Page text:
Blog Entry

Words from Affected Communities as Mining Ban is Lifted in Chubut, Argentina

Val Croft

Communications Lead

A good news update on December 22, 2021: After a massive public outcry, the province of Chubut has repealed last week's 14-11 vote to allow for open-pit mining in certain areas of the province. We celebrate this impressive display of people power, while lifting up the many voices of those who have already said a clear 'NO' to mining in the province. Stay tuned for further updates.

Last week, the provincial legislature in Chubut, Argentina voted to allow open-pit mining to take place in certain areas of the province, overturning important environmental protections that have been in place for nearly 20 years banning the practice. In response, communities immediately took to the streets in peaceful protest, facing significant violence and police repression.

While clearly contrary to the people’s will in Chubut, this vote serves the interests of Canadian mining company Pan American Silver, which acquired the Navidad project when it bought Aquiline Resources in 2010. The company knew that environmental legislation would need to be overturned to convert the sizeable silver deposit into an operational mine.

In a 2020 interview, company founder Ross Beaty conveniently dismissed the presence of Mapuche Tehuelche Indigenous people and downstream affected populations when he remarked: “Pan American bought a company in Argentina that had the biggest silver resource in the world. It was a fabulous deposit in the middle of a perfectly good place to mine, in the middle of a kind of windswept, no-man’s land in southern Argentina. And it had every technical reason in the world to be a really great place to build a mine. There was no biodiversity loss, no environmental issues at all, no people, no nothing…The deposit is perfect for us and at some point, they’re going to change the law and allow open-pit mining.”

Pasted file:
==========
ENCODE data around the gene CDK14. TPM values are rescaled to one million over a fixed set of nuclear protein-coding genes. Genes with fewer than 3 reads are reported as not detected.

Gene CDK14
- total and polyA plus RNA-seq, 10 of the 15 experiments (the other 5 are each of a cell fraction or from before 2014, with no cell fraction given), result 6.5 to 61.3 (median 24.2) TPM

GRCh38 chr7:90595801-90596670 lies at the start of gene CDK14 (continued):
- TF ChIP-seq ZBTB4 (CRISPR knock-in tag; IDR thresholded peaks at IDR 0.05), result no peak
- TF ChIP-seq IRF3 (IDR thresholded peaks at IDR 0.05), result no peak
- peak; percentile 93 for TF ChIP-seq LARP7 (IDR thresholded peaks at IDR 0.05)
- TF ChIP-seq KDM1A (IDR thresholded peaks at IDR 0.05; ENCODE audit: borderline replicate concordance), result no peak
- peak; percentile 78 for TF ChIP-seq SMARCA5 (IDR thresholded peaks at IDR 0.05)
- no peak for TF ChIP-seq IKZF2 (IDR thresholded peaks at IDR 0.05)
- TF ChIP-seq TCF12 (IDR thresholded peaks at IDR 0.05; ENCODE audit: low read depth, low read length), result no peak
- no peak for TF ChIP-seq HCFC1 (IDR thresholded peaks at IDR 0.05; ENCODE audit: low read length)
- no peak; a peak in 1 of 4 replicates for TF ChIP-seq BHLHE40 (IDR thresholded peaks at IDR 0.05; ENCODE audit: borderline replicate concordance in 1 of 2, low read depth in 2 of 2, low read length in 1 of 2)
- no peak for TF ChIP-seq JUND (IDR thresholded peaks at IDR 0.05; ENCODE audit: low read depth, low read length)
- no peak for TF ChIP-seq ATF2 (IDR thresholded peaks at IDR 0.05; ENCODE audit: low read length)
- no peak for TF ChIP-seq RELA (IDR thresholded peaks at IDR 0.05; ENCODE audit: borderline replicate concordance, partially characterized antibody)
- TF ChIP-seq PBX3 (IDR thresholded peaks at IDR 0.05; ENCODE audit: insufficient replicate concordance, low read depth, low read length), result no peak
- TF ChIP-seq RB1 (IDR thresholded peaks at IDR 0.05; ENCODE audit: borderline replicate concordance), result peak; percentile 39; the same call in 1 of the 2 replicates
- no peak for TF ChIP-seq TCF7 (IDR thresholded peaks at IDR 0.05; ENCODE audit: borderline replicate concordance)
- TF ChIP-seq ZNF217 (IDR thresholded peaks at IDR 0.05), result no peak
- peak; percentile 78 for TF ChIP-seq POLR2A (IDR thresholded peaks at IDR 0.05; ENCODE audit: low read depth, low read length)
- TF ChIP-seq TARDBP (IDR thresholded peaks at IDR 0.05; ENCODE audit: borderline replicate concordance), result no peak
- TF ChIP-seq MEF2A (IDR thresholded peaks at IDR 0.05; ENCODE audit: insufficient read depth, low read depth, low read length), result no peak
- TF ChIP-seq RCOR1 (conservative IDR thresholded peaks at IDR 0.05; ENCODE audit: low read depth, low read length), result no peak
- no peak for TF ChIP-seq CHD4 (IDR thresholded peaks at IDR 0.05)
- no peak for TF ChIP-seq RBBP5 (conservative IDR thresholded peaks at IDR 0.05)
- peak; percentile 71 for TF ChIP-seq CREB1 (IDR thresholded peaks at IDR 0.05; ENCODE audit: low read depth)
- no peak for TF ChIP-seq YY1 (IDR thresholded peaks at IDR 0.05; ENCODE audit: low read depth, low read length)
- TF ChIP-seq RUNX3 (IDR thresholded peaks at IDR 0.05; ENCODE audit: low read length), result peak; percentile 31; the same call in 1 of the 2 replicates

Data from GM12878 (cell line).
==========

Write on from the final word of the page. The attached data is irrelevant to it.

It appeared that Beaty’s words, stated in true colonialist style, staking claim to the meseta of Chubut like it were terra nullius, may have been coming true. The day following the vote in the Chubut legislature last week, Pan American Silver issued a statement suggesting that the company knows what is good for the people, that its project “can benefit the people of Chubut,” when the people of Chubut have been carrying out massive protests saying otherwise. In a rather hollow statement, following Beaty’s earlier willingness to deny the very existence of people in the area, the company said it will continue to engage in “open, transparent dialogue with applicable communities” in order to obtain permits. 

Over 30 international organizations signed a statement in solidarity with the communities and organizations of Chubut who are affected by the law to allow for mining. Here we highlight some of the voices from the communities who have resoundingly said ‘NO’ to mining for decades, asserting their self-determination.